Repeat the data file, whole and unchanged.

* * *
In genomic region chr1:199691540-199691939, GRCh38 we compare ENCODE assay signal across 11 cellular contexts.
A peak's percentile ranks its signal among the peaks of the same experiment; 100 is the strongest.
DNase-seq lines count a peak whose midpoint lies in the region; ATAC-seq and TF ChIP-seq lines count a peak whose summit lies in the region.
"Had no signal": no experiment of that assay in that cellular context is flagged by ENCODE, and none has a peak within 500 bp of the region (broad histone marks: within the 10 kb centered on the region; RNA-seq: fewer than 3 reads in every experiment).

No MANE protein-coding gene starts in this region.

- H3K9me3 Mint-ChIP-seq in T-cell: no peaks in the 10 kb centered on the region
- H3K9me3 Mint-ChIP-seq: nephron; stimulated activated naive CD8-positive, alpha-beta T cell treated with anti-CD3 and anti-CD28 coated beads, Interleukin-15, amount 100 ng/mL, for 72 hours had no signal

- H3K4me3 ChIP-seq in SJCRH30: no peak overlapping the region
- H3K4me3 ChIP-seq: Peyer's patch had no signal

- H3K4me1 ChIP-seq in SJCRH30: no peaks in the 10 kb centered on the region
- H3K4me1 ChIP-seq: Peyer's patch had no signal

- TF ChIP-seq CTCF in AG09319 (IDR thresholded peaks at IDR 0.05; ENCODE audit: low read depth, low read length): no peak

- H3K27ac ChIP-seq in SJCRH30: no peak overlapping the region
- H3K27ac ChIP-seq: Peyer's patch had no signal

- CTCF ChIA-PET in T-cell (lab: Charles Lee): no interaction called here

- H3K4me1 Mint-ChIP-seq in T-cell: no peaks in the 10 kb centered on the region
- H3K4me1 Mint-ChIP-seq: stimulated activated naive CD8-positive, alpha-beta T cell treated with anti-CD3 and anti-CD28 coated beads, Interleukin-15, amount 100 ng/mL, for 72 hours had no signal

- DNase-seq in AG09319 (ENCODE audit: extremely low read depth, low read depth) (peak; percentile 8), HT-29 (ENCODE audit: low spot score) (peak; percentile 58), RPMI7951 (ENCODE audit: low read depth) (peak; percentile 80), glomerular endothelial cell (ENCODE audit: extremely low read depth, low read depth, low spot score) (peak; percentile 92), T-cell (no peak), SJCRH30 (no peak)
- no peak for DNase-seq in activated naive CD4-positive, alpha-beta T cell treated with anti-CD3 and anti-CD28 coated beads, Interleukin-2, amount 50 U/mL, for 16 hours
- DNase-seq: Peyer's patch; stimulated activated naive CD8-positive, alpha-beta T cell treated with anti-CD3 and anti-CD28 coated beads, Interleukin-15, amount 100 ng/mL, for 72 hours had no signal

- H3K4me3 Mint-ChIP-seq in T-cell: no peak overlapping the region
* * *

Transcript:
In genomic region chr1:199691540-199691939, GRCh38 we compare ENCODE assay signal across 11 cellular contexts.
A peak's percentile ranks its signal among the peaks of the same experiment; 100 is the strongest.
DNase-seq lines count a peak whose midpoint lies in the region; ATAC-seq and TF ChIP-seq lines count a peak whose summit lies in the region.
"Had no signal": no experiment of that assay in that cellular context is flagged by ENCODE, and none has a peak within 500 bp of the region (broad histone marks: within the 10 kb centered on the region; RNA-seq: fewer than 3 reads in every experiment).

No MANE protein-coding gene starts in this region.

- H3K9me3 Mint-ChIP-seq in T-cell: no peaks in the 10 kb centered on the region
- H3K9me3 Mint-ChIP-seq: nephron; stimulated activated naive CD8-positive, alpha-beta T cell treated with anti-CD3 and anti-CD28 coated beads, Interleukin-15, amount 100 ng/mL, for 72 hours had no signal

- H3K4me3 ChIP-seq in SJCRH30: no peak overlapping the region
- H3K4me3 ChIP-seq: Peyer's patch had no signal

- H3K4me1 ChIP-seq in SJCRH30: no peaks in the 10 kb centered on the region
- H3K4me1 ChIP-seq: Peyer's patch had no signal

- TF ChIP-seq CTCF in AG09319 (IDR thresholded peaks at IDR 0.05; ENCODE audit: low read depth, low read length): no peak

- H3K27ac ChIP-seq in SJCRH30: no peak overlapping the region
- H3K27ac ChIP-seq: Peyer's patch had no signal

- CTCF ChIA-PET in T-cell (lab: Charles Lee): no interaction called here

- H3K4me1 Mint-ChIP-seq in T-cell: no peaks in the 10 kb centered on the region
- H3K4me1 Mint-ChIP-seq: stimulated activated naive CD8-positive, alpha-beta T cell treated with anti-CD3 and anti-CD28 coated beads, Interleukin-15, amount 100 ng/mL, for 72 hours had no signal

- DNase-seq in AG09319 (ENCODE audit: extremely low read depth, low read depth) (peak; percentile 8), HT-29 (ENCODE audit: low spot score) (peak; percentile 58), RPMI7951 (ENCODE audit: low read depth) (peak; percentile 80), glomerular endothelial cell (ENCODE audit: extremely low read depth, low read depth, low spot score) (peak; percentile 92), T-cell (no peak), SJCRH30 (no peak)
- no peak for DNase-seq in activated naive CD4-positive, alpha-beta T cell treated with anti-CD3 and anti-CD28 coated beads, Interleukin-2, amount 50 U/mL, for 16 hours
- DNase-seq: Peyer's patch; stimulated activated naive CD8-positive, alpha-beta T cell treated with anti-CD3 and anti-CD28 coated beads, Interleukin-15, amount 100 ng/mL, for 72 hours had no signal

- H3K4me3 Mint-ChIP-seq in T-cell: no peak overlapping the region